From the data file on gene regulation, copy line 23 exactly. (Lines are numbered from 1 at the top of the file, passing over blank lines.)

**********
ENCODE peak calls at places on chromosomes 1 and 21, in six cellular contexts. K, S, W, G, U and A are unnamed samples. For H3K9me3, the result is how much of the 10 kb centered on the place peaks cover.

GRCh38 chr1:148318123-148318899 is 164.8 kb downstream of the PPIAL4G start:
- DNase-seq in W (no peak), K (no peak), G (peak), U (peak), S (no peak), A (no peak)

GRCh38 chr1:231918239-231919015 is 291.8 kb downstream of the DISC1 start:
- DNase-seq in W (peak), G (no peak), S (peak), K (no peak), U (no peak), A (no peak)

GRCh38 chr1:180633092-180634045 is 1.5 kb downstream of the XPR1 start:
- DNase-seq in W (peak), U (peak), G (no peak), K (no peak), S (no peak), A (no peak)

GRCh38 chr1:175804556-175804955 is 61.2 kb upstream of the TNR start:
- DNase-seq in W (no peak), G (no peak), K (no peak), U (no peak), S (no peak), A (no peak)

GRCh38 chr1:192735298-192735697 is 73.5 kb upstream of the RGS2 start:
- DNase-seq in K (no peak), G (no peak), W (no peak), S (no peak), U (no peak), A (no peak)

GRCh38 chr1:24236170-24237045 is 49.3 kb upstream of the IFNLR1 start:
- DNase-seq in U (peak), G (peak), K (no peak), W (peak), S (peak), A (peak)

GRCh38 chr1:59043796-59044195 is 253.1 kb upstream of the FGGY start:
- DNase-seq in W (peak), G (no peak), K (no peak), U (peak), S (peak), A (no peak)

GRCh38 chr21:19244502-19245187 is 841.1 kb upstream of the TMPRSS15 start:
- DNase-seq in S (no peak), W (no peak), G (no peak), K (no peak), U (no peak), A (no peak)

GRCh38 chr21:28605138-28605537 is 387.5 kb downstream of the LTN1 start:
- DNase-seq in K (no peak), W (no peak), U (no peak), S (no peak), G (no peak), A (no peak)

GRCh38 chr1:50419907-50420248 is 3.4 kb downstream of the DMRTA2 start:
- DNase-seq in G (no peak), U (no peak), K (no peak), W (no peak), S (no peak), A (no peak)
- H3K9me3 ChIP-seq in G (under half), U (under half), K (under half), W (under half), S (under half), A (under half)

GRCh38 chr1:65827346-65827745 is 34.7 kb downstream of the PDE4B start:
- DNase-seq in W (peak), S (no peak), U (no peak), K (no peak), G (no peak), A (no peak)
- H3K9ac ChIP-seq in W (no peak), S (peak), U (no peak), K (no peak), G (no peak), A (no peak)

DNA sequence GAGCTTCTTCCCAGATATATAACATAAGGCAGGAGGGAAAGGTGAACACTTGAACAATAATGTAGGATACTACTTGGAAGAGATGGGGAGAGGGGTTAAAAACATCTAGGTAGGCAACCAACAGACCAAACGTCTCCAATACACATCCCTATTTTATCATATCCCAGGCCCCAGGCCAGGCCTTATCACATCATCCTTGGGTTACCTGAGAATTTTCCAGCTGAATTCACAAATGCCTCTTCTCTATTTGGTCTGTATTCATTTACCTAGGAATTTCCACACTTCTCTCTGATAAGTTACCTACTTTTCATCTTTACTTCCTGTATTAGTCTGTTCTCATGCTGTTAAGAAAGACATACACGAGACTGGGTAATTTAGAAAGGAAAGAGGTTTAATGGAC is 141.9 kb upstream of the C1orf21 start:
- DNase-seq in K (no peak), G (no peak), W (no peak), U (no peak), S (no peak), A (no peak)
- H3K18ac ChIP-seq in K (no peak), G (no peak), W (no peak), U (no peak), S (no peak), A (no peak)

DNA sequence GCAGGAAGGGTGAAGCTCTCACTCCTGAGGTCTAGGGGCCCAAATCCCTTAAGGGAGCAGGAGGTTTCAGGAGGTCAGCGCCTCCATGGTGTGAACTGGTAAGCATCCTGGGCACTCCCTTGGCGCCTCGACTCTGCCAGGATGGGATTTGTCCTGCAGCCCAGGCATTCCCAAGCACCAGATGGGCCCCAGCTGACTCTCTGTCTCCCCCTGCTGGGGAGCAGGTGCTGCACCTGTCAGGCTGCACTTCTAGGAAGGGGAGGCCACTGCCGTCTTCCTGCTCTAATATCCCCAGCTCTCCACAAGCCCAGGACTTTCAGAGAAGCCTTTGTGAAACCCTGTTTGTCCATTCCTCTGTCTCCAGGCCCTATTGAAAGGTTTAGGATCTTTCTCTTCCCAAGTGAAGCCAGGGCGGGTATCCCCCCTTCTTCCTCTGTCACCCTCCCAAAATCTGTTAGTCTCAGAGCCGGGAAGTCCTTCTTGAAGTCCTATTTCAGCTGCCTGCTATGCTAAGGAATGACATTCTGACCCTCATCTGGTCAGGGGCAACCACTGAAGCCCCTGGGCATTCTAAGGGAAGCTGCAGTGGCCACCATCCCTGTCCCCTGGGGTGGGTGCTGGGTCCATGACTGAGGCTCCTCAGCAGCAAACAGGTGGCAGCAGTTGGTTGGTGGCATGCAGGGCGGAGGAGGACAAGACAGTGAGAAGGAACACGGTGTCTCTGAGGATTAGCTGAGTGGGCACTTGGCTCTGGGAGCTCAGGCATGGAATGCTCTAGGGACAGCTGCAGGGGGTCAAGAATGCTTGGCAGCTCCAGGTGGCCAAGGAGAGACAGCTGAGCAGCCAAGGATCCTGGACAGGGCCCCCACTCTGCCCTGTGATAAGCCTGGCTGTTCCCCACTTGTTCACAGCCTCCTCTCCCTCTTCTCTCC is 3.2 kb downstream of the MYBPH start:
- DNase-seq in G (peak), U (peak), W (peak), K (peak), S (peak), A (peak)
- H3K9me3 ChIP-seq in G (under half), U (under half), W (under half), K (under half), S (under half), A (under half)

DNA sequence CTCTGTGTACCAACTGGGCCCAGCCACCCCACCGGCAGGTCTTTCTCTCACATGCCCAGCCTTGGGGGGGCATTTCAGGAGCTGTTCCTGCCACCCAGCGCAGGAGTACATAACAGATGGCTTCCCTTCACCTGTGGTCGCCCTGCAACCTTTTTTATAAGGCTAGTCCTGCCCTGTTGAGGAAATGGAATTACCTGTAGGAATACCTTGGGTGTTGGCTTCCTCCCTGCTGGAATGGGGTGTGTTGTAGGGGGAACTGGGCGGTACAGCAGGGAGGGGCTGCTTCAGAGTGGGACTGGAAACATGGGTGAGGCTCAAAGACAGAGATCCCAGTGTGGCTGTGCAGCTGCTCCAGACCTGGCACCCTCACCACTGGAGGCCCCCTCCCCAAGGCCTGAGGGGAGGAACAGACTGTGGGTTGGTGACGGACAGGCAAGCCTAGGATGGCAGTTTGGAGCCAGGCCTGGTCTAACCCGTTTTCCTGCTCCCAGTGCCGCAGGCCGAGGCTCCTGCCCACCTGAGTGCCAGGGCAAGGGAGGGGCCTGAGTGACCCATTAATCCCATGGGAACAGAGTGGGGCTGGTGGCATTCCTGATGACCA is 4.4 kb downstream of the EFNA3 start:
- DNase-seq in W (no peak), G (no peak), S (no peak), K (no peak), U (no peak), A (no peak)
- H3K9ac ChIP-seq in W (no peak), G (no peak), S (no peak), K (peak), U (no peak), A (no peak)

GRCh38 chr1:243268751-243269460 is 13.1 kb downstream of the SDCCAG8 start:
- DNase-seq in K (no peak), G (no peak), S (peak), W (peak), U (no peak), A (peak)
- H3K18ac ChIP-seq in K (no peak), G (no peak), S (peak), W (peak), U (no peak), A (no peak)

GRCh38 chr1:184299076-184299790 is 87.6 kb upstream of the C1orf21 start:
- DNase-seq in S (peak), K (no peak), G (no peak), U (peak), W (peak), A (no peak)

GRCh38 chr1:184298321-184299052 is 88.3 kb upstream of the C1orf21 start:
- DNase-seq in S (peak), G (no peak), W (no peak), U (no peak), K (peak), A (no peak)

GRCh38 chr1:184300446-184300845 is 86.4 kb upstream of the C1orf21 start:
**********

GRCh38 chr1:65827346-65827745 is 34.7 kb downstream of the PDE4B start: